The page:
What Does TTIP Mean for Food and Environment?

A main goal of the Transatlantic Trade and Investment Partnership (TTIP) is the reduction of non-tariff barriers to trade. Among these barriers are differing food safety and environmental standards. Critics argue that harmonizing regulations would lead to the degradation of these standards, while proponents see a chance to set global standards and eliminate unnecessary divergence. View

TTIP Criticisms: Based on Myths or Reality?

The Transatlantic Trade and Investment Partnership (TTIP) is the most ambitious project of transatlantic cooperation today. While proponents highlight the benefits, certain features are increasingly under public scrutiny, threatening the finalization of the deal. With the seventh round of negotiations starting today, Atlantic Community brings both sides together to host a critical debate on the merits of their respective claims. View

TTIP and the Economy, are the Projected Gains Realistic?

TTIP has been touted by proponents as a way to boost dragging economies in the transatlantic area. Some projections even say that there will be positive spillover effects for countries globally. Detractors, however, claim that projections are being exaggerated, are based on faulty assumptions, and that the potential drawbacks are being overlooked. View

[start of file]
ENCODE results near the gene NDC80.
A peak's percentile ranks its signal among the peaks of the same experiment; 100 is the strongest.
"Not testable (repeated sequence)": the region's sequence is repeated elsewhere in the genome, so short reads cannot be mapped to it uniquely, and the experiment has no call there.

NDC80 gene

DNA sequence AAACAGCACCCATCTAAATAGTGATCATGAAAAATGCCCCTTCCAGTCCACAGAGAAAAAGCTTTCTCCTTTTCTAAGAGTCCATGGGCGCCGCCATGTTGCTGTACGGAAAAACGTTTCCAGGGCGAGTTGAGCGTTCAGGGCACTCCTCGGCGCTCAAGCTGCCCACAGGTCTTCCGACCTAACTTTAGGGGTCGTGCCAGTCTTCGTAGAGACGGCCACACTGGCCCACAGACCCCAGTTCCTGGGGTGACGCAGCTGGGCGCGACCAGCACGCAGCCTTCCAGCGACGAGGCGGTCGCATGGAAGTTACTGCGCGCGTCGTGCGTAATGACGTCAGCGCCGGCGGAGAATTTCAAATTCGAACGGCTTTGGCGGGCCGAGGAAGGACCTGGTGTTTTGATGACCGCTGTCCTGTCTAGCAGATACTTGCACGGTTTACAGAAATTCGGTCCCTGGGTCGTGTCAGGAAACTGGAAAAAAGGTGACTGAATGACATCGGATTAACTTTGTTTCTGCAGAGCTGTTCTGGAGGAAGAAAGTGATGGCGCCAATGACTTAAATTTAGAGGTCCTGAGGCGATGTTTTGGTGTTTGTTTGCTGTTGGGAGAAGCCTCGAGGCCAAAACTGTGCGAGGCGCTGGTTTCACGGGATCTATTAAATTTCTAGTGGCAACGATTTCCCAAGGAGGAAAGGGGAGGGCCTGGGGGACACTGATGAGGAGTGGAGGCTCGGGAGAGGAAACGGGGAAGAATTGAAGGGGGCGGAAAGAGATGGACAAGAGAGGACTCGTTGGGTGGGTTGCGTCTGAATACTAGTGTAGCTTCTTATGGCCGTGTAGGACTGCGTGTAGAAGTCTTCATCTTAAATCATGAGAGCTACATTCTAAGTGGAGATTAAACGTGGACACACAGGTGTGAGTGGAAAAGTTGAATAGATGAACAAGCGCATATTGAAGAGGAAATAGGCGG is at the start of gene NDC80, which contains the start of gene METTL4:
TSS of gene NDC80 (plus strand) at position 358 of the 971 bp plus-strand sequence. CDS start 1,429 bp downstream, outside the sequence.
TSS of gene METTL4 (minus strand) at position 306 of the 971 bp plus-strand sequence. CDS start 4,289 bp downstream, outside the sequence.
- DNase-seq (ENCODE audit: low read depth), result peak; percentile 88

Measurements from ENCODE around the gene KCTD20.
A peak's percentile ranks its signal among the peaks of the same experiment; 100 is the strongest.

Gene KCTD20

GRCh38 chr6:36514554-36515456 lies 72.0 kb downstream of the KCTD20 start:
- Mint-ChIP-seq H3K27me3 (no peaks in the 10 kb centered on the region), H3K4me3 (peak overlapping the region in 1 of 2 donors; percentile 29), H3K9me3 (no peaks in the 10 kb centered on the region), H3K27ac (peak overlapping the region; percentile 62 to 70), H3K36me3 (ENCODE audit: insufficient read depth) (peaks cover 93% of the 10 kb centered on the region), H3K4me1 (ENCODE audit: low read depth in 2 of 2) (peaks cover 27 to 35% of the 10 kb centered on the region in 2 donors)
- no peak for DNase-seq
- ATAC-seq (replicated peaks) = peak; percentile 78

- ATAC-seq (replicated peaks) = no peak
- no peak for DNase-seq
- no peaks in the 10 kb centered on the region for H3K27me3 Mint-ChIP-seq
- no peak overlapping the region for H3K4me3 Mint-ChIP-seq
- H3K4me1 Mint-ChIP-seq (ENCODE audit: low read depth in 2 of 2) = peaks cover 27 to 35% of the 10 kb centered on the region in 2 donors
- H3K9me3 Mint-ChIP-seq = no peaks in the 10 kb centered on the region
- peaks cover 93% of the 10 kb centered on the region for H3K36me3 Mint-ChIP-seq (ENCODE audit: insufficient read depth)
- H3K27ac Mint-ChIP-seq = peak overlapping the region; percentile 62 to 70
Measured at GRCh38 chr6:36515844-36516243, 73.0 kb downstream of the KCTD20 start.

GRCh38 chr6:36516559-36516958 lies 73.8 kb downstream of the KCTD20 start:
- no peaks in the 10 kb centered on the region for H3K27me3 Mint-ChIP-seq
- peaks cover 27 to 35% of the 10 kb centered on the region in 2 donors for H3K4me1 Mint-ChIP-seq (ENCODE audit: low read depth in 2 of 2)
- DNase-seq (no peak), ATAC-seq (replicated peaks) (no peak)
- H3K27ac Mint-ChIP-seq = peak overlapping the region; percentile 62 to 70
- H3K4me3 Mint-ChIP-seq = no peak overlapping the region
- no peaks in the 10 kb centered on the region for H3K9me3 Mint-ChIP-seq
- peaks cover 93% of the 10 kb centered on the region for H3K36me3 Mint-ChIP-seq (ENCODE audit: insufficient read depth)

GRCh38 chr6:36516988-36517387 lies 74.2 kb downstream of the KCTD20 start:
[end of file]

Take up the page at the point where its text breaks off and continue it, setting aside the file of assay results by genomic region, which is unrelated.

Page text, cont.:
What is Security Worth to us Today?

The Atlantic Initiative held a public event in Berlin in cooperation with the Heinrich Böll Foundation to discuss Germany's defense budget and security alliances. Panelists debated Germany's responsibilities in regional and global security along with Germany's defense attitude regarding the situation in Libya and whether development assistance is a better use of Germany's funds than increased defense spending. View

Op-eds from the German Delegation to the Y20 Summit

This week, we will publish four op-eds written by members of the German Delegation to the Y20 summit, the official G20 youth event. The summit is organized by a collective of twenty national youth organizations, and focused on three key themes: growth and jobs creation, global citizenship and sustainable development. View

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How to Save TTIP

Memo 48: The Transatlantic Trade and Investment Partnership (TTIP) has the potential to rejuvenate a historic alliance, but also faces strong opposition fueled by mistrust. In order to raise the level of debate and increase public support for TTIP, the US, the EU and its member states should increase transparency, reform or remove the investor-state dispute settlement mechanism and stress the geostrategic benefits. View